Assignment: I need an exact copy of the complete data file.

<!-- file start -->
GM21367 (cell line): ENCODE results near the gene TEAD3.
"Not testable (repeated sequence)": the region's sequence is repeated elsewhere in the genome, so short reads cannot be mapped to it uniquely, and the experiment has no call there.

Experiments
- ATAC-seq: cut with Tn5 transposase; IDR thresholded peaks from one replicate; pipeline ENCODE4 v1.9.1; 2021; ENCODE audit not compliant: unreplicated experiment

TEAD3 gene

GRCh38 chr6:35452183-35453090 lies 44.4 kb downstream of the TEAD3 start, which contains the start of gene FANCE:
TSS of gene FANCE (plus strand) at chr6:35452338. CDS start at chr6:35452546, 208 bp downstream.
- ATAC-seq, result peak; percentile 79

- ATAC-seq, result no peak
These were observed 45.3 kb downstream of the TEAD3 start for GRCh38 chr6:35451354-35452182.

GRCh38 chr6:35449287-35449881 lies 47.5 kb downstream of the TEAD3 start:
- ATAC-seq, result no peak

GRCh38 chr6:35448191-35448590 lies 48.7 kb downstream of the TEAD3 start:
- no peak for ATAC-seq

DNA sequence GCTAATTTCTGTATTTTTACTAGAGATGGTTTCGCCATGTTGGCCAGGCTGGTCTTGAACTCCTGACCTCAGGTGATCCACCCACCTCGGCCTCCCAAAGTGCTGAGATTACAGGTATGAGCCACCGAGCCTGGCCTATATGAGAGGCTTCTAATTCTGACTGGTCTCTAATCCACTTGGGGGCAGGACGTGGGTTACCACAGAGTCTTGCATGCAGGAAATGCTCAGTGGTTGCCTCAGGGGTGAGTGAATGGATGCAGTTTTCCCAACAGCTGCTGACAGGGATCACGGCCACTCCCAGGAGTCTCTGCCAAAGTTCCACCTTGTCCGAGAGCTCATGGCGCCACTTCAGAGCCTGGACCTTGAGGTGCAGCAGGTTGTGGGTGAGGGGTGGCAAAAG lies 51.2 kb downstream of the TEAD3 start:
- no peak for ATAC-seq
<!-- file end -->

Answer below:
GM21367 (cell line): ENCODE results near the gene TEAD3.
"Not testable (repeated sequence)": the region's sequence is repeated elsewhere in the genome, so short reads cannot be mapped to it uniquely, and the experiment has no call there.

Experiments
- ATAC-seq: cut with Tn5 transposase; IDR thresholded peaks from one replicate; pipeline ENCODE4 v1.9.1; 2021; ENCODE audit not compliant: unreplicated experiment

TEAD3 gene

GRCh38 chr6:35452183-35453090 lies 44.4 kb downstream of the TEAD3 start, which contains the start of gene FANCE:
TSS of gene FANCE (plus strand) at chr6:35452338. CDS start at chr6:35452546, 208 bp downstream.
- ATAC-seq, result peak; percentile 79

- ATAC-seq, result no peak
These were observed 45.3 kb downstream of the TEAD3 start for GRCh38 chr6:35451354-35452182.

GRCh38 chr6:35449287-35449881 lies 47.5 kb downstream of the TEAD3 start:
- ATAC-seq, result no peak

GRCh38 chr6:35448191-35448590 lies 48.7 kb downstream of the TEAD3 start:
- no peak for ATAC-seq

DNA sequence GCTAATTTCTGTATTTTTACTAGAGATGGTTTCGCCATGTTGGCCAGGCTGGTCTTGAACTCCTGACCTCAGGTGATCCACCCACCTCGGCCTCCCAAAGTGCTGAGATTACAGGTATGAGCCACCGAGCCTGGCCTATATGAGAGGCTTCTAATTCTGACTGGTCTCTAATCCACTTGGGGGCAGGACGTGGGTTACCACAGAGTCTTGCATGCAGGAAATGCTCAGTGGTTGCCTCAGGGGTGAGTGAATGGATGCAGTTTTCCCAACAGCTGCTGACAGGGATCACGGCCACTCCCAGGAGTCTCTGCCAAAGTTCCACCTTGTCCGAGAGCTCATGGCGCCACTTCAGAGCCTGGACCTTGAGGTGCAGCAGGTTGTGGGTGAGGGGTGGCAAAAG lies 51.2 kb downstream of the TEAD3 start:
- no peak for ATAC-seq